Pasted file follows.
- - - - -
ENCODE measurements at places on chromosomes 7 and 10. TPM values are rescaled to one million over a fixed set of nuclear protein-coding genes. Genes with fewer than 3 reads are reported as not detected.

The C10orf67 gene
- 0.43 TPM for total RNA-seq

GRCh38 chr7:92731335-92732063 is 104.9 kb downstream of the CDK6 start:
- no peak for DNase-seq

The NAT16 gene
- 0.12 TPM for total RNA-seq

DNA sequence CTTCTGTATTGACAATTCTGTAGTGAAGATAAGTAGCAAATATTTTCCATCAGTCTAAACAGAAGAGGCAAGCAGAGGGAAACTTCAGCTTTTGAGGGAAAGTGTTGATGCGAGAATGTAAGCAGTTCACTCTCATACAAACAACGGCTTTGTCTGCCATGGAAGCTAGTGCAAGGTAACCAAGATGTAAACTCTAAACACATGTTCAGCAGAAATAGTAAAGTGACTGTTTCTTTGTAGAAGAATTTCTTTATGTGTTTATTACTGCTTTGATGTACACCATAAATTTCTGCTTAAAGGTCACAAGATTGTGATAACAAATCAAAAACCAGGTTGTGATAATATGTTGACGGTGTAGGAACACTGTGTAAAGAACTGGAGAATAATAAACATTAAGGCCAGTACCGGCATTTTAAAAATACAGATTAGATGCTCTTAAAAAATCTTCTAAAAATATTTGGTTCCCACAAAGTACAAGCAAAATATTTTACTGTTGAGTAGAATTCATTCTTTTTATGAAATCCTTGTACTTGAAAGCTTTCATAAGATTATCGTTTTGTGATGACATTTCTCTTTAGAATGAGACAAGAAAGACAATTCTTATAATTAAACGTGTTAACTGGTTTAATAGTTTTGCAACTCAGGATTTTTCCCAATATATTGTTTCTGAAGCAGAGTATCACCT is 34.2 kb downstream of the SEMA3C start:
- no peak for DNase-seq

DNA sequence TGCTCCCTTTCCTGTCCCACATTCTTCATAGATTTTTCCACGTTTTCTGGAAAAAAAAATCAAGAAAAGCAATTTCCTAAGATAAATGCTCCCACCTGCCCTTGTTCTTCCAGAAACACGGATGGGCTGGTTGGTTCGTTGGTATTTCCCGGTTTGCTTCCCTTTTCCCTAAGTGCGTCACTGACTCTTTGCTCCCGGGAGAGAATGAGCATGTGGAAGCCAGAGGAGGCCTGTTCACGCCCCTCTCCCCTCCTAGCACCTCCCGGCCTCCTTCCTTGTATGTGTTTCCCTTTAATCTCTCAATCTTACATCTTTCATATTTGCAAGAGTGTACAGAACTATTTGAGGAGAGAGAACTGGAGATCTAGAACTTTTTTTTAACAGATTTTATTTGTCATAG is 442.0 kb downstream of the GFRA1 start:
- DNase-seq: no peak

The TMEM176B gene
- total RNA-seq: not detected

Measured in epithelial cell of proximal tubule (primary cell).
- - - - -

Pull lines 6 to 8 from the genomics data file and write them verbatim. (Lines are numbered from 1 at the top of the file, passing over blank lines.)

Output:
The NAT16 gene
- 0.12 TPM for total RNA-seq

DNA sequence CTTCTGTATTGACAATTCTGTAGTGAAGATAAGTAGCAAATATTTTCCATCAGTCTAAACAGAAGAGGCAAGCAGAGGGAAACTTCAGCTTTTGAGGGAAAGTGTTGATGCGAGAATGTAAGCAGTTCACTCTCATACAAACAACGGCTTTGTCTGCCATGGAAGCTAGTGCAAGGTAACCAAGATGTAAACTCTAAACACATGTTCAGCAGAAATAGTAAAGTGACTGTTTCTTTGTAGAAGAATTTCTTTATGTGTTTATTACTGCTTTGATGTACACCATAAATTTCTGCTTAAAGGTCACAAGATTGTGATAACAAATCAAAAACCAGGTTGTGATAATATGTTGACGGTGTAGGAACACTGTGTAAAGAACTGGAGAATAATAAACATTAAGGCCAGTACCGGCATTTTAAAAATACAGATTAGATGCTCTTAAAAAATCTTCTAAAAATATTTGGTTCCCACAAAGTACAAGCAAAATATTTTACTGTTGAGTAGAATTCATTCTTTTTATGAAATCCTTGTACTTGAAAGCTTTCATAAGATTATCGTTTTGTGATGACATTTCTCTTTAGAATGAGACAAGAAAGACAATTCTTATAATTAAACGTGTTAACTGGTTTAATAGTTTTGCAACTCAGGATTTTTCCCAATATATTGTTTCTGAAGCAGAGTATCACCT is 34.2 kb downstream of the SEMA3C start: